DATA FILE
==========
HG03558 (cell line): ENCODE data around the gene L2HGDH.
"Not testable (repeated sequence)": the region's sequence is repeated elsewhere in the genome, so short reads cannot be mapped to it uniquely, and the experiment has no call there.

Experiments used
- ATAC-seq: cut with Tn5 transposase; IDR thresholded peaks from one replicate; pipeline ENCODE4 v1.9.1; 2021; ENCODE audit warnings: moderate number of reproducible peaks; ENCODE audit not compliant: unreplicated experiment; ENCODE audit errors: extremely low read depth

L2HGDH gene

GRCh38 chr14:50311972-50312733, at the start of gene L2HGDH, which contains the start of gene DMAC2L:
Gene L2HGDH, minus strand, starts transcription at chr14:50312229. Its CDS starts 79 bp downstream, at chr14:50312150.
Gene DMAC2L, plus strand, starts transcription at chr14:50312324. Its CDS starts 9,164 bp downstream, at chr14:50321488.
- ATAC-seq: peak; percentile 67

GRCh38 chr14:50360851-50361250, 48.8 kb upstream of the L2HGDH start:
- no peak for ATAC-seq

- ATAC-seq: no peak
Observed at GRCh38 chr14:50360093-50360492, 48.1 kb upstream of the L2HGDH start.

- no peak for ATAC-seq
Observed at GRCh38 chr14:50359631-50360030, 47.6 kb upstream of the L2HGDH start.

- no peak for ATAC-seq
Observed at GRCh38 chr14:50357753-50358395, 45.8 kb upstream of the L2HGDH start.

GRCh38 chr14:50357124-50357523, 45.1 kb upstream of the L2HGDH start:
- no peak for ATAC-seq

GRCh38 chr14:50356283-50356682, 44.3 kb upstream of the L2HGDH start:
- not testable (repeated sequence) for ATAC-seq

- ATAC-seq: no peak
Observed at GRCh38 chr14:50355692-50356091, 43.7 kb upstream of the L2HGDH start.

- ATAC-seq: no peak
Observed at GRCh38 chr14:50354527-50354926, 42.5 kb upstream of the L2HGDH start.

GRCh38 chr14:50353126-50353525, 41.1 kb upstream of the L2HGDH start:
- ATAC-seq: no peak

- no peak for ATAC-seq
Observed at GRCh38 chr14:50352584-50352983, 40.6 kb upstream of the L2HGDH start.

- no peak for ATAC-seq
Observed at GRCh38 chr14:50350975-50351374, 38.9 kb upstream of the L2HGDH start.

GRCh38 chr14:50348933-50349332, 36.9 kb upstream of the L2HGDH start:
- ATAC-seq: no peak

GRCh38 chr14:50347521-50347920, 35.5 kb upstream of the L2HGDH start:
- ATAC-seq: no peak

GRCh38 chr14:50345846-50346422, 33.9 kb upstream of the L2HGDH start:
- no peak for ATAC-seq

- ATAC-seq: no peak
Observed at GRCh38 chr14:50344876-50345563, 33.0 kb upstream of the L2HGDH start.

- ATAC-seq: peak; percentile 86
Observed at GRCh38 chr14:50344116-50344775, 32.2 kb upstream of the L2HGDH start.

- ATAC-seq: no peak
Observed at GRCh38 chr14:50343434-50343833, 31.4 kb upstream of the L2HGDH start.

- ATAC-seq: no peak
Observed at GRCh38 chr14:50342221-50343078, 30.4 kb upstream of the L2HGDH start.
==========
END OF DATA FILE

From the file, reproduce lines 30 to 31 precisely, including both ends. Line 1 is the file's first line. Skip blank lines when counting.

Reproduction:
- no peak for ATAC-seq
Observed at GRCh38 chr14:50350975-50351374, 38.9 kb upstream of the L2HGDH start.